It appears that the long-anticipated Iraqi Parliament vote on a law governing the provincial elections scheduled for the beginning of October has been postponed until Thursday and probably longer. Parliamentary Speaker Mahmoud al-Mashhadani postponed discussions after the Kurds walked out in protest over the treatment of Kirkuk; leaders from the Shia UIA were reportedly huddling with their Kurdish partners in the governing coalition, trying to reach an agreement on how to proceed.
This isn't a great shock: the government had submitted a multiple-choice draft for the Parliament to debate, leaving the most contentious issues unresolved. It didn't seem likely that the divided and contentious Parliament would quickly arrive at a consensus which eluded Maliki's relatively tight ruling Shia-Kurd coalition. It isn't clear yet whether this will mean the postponement of the provincial elections, as the UN facilitators have warned. But hopefully it will: the consequences of these elections will be enormous, and it would be foolhardy to rush into them with half-baked, politically controversial rules simply to meet an artificial deadline.
The issues raised by the provincial election law cut to the heart of competing visions of Iraq's political future. Kurds are fuming over the plans for voting in Kirkuk, which they feel might prejudice the future of the contested area (the three official Kurdish provinces will almost certainly not take part at all in the provincial elections). The question of open vs closed lists may seem technocratic, but will have major implications for voting: many people think that (for better or worse) closed lists strengthen the role of parties at the expense of individual candidates and could heighten the salience of sectarian appeals; but at the same time, open lists make it virtually impossible to guarantee constitutionally mandated quotas for women and minorities. The government's directive against the use of religious symbols or the faces of non-candidates in election materials is widely believed to have targeted the Sadrists, but it also affects ISCI, one of Maliki's key ruling partners, and any use of Sistani.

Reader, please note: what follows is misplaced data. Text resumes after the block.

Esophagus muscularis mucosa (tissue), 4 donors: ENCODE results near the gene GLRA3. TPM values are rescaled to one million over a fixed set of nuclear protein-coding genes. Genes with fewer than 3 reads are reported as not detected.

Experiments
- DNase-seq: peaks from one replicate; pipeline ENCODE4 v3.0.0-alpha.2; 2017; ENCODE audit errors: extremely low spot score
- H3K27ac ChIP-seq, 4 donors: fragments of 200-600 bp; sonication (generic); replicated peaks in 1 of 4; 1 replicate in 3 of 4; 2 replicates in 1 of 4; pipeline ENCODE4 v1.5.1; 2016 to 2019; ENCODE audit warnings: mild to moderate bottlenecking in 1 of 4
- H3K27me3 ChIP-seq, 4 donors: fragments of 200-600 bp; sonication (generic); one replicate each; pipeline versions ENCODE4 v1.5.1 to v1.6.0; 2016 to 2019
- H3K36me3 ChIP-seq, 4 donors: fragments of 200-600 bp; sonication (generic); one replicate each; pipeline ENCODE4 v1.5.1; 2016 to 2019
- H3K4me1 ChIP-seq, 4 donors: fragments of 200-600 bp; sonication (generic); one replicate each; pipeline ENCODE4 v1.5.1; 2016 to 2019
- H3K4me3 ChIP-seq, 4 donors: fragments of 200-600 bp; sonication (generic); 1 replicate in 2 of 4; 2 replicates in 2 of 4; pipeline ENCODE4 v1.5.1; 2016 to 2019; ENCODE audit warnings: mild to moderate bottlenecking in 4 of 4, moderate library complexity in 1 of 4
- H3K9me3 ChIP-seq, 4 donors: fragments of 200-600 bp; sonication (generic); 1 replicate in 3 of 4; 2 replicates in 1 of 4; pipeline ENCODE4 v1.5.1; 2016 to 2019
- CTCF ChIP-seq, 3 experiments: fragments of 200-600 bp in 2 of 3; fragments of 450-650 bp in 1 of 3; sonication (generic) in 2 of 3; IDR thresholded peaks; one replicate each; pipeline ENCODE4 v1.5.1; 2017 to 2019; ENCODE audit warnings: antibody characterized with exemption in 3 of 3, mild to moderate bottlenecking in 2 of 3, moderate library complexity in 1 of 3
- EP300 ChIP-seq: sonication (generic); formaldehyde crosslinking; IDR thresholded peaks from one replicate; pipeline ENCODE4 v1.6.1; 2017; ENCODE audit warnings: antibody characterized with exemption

Tensions surrounding the electoral laws are increased by the political stakes. There's a widespread belief that the government's recent military campaigns have been 'shaping operations' designed to improve the prospects of pro-government lists in the Shia areas at the expense of the Sadrists. And in the Sunni areas, the prospect of provincial elections has been dramatically heightening the tension between the Awakenings and the governing Islamic Party, with the former fearing that the latter will use its position to its advantage against the emerging political challenger.
Meanwhile, MP Khayrallah al-Basri of the Iraqiya list raised a vital issue which has barely been raised to this point, but which should be: the electoral participation of some 5 million Iraqis displaced from their original homes. Sectarian displacement has radically transformed the socio-political map of Iraq (think about those maps showing the changing sectarian composition of Baghdad since February 2006). There are currently 2.8 million internally displaced, according to the latest estimate by the International Organization for Migration, including almost 1.6 million since February 2006. There are massive gaps in voter registration among IDPs, especially the post-February 2006 IDPs, with little time (or intention?) to overcome them.
The current plan is to require all of these IDPs to vote absentee in their place of origin, not in their current place of residence. While this admirably refuses to ratify sectarian cleansing, it also introduces all kinds of potential distortions by severing voting from the localities and services in question (why vote on pragmatic grounds if you will not be relying on or benefiting from the local government being elected?). In comparable situations elsewhere, displaced voters have been given the choice as to where to vote, but this was reportedly vetoed by the Iraqi government. Meanwhile, refugees outside the country evidently will not be able to vote at all. Together, this could mean the effective disenfranchisement of some one-sixth of the electorate - not a decision to be taken lightly, without substantive public and policy debate.
After early skepticism, I've long since been persuaded of the importance of these elections, mostly by the stock placed on them by Iraqis. But that only increases the importance of taking the time to get the rules right and to not be stampeded by an artificial deadline. As MP Safia al-Shuail told Reuters, "It needs more time for discussion and it also needs a political consensus." I'd say that's right, if the provincial elections are going to live up to the great hopes which have been placed on them by so many different political actors inside and outside of Iraq.
UPDATE: Eric Martin thinks I'm being too optimistic....